Every tissue in the human body develops somatic mutations during the course of a person’s life through mechanisms that rely on the physiology of the tissue itself as well as foreign substances. Quantifying cell type-specific rates and processes of somatic mutation is essential to comprehending aging and disease, beginning at the tissue level since human tissues contain various cell types with distinct features. Even though somatic mutations in aging human neurons have been the subject of prior research, mutations in glial cells have not been looked at. Glial cells make up more than half of the brain’s cellular structure and are at the root of a number of neurological illnesses. Although the reasons for these alterations are unknown, abnormalities of white matter (WM), which is mostly made up of glial cells, are a hallmark of both neurodegenerative and neuropsychiatric illnesses as well as normal aging of the brain. Furthermore, many brain cancers are derived from glial progenitor cells. Recent research has revealed that white matter (WM) in healthy human brains is more saturated with clonal oncogenic mutations than gray matter.
Oligodendrocytes are capable of mutation.
The primary cell type of white matter is the oligodendrocyte (OL), and OL dysfunction has been linked to multiple sclerosis, age-related diseases, mental problems, and several types of brain cancer. Human OL generation starts in the second trimester of pregnancy, reaches its peak at birth and in the first few years of life, and continues throughout maturity, albeit at a slower pace. Unlike neurons, which mostly develop before birth, resident oligodendrocyte-precursor cells (OPCs) replenish OLs all during postnatal life, with aging slowing the pace of replenishment. Brain cancer is associated with dysregulation of OL lineage proliferation and differentiation, and certain gliomas have been identified as having their genesis in OPCs.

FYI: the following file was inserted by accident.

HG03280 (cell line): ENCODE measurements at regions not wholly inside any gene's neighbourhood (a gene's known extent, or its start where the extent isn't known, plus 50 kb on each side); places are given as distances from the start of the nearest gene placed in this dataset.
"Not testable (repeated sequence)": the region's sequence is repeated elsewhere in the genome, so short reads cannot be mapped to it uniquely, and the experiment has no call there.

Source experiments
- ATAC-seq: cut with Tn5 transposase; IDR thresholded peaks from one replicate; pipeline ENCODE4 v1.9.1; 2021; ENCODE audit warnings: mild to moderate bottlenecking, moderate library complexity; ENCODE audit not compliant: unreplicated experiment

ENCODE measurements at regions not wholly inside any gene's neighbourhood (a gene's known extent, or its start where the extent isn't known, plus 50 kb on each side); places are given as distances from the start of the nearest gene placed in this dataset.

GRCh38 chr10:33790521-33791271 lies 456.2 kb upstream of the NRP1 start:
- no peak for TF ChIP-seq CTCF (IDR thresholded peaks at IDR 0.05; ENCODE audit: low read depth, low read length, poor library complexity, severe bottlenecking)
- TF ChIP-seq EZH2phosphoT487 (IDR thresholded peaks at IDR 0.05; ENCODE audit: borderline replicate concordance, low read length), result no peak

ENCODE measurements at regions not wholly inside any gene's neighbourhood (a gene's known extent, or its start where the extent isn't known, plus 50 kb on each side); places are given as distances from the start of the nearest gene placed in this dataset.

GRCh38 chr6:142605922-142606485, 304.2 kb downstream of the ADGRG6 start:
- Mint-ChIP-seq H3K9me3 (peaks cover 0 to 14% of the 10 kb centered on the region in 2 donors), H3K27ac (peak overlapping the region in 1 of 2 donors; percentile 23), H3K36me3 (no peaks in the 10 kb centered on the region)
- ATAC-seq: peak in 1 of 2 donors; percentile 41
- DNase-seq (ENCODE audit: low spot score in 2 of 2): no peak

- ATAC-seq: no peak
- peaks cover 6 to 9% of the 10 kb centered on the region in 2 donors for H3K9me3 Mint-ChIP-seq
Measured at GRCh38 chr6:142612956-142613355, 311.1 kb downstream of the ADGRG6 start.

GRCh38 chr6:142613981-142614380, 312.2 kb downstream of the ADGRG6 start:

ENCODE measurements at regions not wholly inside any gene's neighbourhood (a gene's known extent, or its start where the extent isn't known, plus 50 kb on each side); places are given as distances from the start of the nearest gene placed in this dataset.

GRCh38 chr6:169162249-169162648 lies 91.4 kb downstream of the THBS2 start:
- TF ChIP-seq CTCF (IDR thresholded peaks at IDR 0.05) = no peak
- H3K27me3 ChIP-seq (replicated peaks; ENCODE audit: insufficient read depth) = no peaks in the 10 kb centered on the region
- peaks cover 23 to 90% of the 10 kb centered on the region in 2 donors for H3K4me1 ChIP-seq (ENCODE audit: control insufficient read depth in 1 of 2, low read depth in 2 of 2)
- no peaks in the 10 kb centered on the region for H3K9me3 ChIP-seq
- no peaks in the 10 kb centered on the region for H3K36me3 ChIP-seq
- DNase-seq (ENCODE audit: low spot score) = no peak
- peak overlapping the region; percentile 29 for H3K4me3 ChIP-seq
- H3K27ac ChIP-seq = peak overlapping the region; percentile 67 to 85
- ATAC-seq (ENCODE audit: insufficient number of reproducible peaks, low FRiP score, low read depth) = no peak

A study was carried out using single-cell whole-genome (scWGS) sequencing to compare the rates and patterns of age-related somatic mutations in OLs to those in neurons separated from the same people. The appropriate sources were used to collect all human tissues that were used for the experiment. Antibody labeling of cortical brain tissue derived from post-mortem nuclei allowed for the isolation of OLs. All protocols were duly observed. Using whole-genome sequencing, >67,000 somatic single nucleotide variations (sSNVs) and minor insertions and deletions (indels) in 51 neurons and 71 oligodendrocytes from neurotypical people aged 0.4 to 104 were discovered. Despite the fact that both cell types get mutations as they age, it was found that oligodendrocytes develop sSNVs 69% more quickly than neurons (16 per year vs. 27 per year), whereas indels develop 42% more slowly (1.8 per year compared to 3.1 per year). The work revealed the mutational dynamics of OLs during neurotypical brain aging and showed distinct disparities in somatic mutation accumulation between neurons and OLs in the same tissue.
These study-derived patterns show the distinctions between the mutagenesis processes in glia and neurons and imply cell type-specific, aging-related contributions to neurodegeneration and oncogenesis. With this knowledge, the process of neurodegenerative disorders and various cancers can be better studied, and better therapeutic interventions can be made.